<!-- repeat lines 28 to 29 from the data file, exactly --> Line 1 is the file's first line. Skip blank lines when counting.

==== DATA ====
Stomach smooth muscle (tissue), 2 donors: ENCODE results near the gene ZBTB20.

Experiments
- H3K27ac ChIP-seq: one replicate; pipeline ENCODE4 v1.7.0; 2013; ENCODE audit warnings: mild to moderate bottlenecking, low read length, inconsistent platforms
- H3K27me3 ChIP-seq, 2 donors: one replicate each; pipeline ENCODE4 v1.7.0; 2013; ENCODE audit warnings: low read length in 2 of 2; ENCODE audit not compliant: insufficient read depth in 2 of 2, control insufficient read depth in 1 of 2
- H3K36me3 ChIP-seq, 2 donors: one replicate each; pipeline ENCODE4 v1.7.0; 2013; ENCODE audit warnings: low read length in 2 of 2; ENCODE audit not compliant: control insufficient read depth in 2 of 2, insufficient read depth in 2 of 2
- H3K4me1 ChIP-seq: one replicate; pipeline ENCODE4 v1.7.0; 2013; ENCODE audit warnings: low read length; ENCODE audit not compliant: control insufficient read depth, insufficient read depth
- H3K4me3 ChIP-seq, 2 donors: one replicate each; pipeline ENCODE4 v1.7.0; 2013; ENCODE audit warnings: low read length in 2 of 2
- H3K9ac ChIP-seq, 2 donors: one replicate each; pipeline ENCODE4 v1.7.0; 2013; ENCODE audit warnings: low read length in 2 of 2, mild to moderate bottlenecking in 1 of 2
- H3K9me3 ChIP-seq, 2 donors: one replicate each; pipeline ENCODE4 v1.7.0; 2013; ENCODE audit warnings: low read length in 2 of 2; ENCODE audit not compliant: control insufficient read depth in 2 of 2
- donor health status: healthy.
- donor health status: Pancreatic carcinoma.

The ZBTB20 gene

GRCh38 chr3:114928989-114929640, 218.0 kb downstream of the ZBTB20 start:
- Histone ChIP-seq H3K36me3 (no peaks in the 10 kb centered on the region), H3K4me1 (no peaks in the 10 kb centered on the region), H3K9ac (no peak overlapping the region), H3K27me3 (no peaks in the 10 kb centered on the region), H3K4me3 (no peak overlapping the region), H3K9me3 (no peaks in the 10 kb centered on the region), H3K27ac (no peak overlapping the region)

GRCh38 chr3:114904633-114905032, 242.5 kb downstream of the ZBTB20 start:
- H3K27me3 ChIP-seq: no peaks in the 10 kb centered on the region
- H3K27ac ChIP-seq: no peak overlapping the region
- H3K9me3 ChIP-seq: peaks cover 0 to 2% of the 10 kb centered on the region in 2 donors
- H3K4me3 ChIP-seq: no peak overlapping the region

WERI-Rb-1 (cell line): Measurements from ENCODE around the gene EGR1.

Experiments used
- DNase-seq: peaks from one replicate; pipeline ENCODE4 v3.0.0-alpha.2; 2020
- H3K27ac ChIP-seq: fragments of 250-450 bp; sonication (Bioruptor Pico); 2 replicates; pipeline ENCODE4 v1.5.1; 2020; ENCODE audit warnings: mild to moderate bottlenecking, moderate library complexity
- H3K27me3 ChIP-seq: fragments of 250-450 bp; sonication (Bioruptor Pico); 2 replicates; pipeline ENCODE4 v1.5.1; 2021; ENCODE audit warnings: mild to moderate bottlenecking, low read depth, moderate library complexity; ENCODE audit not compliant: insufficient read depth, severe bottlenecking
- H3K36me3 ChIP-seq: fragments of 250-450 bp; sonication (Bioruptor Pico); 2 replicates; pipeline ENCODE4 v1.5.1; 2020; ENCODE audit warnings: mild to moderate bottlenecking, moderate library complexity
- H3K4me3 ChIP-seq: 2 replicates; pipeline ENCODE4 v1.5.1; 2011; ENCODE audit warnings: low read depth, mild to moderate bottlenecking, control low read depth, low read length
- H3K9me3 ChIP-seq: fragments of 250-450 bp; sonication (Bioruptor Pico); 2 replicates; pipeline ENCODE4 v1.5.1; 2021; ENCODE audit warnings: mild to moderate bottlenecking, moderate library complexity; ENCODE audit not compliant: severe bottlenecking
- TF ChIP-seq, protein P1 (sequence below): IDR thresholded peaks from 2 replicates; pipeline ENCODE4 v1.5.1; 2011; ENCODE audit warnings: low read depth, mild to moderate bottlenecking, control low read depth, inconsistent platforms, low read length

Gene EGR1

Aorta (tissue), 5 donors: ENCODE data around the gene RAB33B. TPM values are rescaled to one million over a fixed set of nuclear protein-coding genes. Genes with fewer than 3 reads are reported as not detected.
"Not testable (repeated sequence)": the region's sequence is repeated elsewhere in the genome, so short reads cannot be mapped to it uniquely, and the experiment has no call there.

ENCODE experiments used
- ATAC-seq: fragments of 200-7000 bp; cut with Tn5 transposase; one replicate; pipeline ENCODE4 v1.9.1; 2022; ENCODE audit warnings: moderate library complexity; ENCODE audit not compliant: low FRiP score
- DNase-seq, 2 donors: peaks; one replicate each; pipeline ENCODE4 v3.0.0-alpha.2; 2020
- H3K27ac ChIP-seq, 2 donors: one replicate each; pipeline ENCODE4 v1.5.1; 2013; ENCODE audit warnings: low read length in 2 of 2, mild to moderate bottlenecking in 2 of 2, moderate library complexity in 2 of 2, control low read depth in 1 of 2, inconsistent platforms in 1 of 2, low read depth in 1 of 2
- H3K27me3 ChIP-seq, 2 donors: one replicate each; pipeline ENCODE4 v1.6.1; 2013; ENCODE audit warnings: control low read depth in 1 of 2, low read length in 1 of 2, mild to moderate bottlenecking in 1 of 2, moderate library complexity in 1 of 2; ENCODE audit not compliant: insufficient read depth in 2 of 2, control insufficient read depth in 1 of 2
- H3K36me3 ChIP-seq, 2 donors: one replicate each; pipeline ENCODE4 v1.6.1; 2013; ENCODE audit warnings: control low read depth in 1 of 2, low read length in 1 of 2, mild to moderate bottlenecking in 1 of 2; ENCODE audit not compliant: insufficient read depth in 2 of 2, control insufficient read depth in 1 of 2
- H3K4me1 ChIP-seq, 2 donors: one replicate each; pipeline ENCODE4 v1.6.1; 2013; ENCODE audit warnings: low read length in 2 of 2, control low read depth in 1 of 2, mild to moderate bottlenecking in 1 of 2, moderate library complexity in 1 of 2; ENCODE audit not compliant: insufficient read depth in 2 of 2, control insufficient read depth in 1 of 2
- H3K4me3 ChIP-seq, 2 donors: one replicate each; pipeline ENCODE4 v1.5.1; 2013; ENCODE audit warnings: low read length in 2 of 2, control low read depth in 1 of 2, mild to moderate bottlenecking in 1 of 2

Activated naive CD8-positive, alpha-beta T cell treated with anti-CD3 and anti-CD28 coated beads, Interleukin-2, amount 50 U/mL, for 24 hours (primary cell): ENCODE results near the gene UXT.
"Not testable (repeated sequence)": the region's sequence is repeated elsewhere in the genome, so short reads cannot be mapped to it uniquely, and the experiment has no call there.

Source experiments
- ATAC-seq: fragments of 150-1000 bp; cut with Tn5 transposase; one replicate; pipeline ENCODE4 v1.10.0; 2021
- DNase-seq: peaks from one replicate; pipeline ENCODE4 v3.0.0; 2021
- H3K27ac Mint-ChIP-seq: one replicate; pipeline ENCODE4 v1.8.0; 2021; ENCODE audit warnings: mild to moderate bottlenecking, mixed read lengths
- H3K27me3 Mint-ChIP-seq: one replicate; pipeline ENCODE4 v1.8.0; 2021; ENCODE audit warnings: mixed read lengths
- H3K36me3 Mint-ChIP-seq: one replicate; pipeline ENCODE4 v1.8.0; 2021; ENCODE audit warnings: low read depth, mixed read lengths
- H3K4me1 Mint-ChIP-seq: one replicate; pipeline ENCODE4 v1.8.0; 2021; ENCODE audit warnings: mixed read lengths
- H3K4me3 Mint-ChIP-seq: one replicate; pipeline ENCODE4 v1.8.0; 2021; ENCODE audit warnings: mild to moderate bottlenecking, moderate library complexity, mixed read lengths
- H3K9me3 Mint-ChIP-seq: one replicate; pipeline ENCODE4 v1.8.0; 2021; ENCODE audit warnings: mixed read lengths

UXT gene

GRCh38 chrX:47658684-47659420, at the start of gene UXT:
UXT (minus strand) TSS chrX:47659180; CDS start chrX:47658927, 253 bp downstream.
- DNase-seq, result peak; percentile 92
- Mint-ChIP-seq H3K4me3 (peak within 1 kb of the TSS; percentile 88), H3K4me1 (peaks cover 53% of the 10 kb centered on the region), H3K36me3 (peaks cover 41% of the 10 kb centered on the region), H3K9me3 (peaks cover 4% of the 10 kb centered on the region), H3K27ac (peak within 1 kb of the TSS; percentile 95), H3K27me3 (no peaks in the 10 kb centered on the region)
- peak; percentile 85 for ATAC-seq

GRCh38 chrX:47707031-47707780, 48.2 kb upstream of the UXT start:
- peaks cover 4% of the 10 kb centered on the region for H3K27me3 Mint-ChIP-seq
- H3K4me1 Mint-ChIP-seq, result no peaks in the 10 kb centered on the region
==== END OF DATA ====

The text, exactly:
- TF ChIP-seq, protein P1 (sequence below): IDR thresholded peaks from 2 replicates; pipeline ENCODE4 v1.5.1; 2011; ENCODE audit warnings: low read depth, mild to moderate bottlenecking, control low read depth, inconsistent platforms, low read length

Gene EGR1